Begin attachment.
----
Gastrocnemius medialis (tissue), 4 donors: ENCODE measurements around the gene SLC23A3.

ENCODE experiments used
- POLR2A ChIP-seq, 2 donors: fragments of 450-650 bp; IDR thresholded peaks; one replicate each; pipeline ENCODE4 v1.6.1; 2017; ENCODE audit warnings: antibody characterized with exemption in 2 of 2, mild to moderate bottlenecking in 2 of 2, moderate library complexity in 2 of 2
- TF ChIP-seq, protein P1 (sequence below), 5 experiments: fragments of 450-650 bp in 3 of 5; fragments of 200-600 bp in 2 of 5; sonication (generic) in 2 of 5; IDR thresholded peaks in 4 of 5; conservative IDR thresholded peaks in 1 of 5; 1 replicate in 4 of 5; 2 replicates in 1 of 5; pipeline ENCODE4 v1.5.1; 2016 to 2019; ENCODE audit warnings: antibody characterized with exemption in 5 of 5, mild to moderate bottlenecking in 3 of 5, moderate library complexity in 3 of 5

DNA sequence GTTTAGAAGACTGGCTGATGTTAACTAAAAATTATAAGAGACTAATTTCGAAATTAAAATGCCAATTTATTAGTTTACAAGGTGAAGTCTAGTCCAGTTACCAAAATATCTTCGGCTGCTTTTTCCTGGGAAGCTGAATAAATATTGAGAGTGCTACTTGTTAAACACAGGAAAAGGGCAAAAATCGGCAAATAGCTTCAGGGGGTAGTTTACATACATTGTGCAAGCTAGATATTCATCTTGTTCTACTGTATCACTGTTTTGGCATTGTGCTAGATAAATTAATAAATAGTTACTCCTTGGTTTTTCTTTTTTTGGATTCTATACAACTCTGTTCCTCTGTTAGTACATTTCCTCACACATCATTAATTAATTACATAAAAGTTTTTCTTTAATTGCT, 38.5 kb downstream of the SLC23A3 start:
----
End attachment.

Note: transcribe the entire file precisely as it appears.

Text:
Gastrocnemius medialis (tissue), 4 donors: ENCODE measurements around the gene SLC23A3.

ENCODE experiments used
- POLR2A ChIP-seq, 2 donors: fragments of 450-650 bp; IDR thresholded peaks; one replicate each; pipeline ENCODE4 v1.6.1; 2017; ENCODE audit warnings: antibody characterized with exemption in 2 of 2, mild to moderate bottlenecking in 2 of 2, moderate library complexity in 2 of 2
- TF ChIP-seq, protein P1 (sequence below), 5 experiments: fragments of 450-650 bp in 3 of 5; fragments of 200-600 bp in 2 of 5; sonication (generic) in 2 of 5; IDR thresholded peaks in 4 of 5; conservative IDR thresholded peaks in 1 of 5; 1 replicate in 4 of 5; 2 replicates in 1 of 5; pipeline ENCODE4 v1.5.1; 2016 to 2019; ENCODE audit warnings: antibody characterized with exemption in 5 of 5, mild to moderate bottlenecking in 3 of 5, moderate library complexity in 3 of 5

DNA sequence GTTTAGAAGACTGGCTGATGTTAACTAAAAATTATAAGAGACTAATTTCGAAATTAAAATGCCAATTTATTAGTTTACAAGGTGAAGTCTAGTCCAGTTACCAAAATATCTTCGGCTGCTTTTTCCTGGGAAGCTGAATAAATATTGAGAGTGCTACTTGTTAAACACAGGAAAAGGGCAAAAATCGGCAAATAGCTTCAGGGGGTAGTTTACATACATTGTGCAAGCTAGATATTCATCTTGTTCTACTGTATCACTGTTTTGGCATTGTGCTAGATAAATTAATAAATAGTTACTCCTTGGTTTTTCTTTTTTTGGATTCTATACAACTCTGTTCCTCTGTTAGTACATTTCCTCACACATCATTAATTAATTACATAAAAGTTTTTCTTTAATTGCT, 38.5 kb downstream of the SLC23A3 start: